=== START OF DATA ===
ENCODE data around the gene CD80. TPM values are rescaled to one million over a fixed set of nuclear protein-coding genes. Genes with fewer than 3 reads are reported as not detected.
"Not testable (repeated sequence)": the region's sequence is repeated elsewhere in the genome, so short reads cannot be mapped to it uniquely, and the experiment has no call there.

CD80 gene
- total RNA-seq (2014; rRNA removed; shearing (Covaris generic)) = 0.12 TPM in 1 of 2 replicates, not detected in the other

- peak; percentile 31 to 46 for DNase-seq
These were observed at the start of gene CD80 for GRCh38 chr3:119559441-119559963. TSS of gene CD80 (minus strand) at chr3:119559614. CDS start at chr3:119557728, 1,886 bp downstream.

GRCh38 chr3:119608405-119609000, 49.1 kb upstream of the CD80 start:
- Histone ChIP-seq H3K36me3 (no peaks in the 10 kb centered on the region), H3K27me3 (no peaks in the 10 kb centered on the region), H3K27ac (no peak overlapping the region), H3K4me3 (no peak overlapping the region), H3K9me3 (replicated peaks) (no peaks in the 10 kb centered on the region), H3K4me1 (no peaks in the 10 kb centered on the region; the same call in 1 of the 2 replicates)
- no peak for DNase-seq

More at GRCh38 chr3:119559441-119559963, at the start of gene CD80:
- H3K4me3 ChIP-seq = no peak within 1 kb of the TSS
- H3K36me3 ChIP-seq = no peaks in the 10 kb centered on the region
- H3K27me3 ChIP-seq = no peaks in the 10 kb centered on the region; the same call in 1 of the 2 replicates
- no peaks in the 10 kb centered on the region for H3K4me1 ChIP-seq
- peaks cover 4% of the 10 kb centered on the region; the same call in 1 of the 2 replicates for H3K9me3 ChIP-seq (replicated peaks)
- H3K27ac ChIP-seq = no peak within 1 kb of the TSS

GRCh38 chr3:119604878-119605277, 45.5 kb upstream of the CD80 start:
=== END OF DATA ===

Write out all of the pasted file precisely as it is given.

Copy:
ENCODE data around the gene CD80. TPM values are rescaled to one million over a fixed set of nuclear protein-coding genes. Genes with fewer than 3 reads are reported as not detected.
"Not testable (repeated sequence)": the region's sequence is repeated elsewhere in the genome, so short reads cannot be mapped to it uniquely, and the experiment has no call there.

CD80 gene
- total RNA-seq (2014; rRNA removed; shearing (Covaris generic)) = 0.12 TPM in 1 of 2 replicates, not detected in the other

- peak; percentile 31 to 46 for DNase-seq
These were observed at the start of gene CD80 for GRCh38 chr3:119559441-119559963. TSS of gene CD80 (minus strand) at chr3:119559614. CDS start at chr3:119557728, 1,886 bp downstream.

GRCh38 chr3:119608405-119609000, 49.1 kb upstream of the CD80 start:
- Histone ChIP-seq H3K36me3 (no peaks in the 10 kb centered on the region), H3K27me3 (no peaks in the 10 kb centered on the region), H3K27ac (no peak overlapping the region), H3K4me3 (no peak overlapping the region), H3K9me3 (replicated peaks) (no peaks in the 10 kb centered on the region), H3K4me1 (no peaks in the 10 kb centered on the region; the same call in 1 of the 2 replicates)
- no peak for DNase-seq

More at GRCh38 chr3:119559441-119559963, at the start of gene CD80:
- H3K4me3 ChIP-seq = no peak within 1 kb of the TSS
- H3K36me3 ChIP-seq = no peaks in the 10 kb centered on the region
- H3K27me3 ChIP-seq = no peaks in the 10 kb centered on the region; the same call in 1 of the 2 replicates
- no peaks in the 10 kb centered on the region for H3K4me1 ChIP-seq
- peaks cover 4% of the 10 kb centered on the region; the same call in 1 of the 2 replicates for H3K9me3 ChIP-seq (replicated peaks)
- H3K27ac ChIP-seq = no peak within 1 kb of the TSS

GRCh38 chr3:119604878-119605277, 45.5 kb upstream of the CD80 start: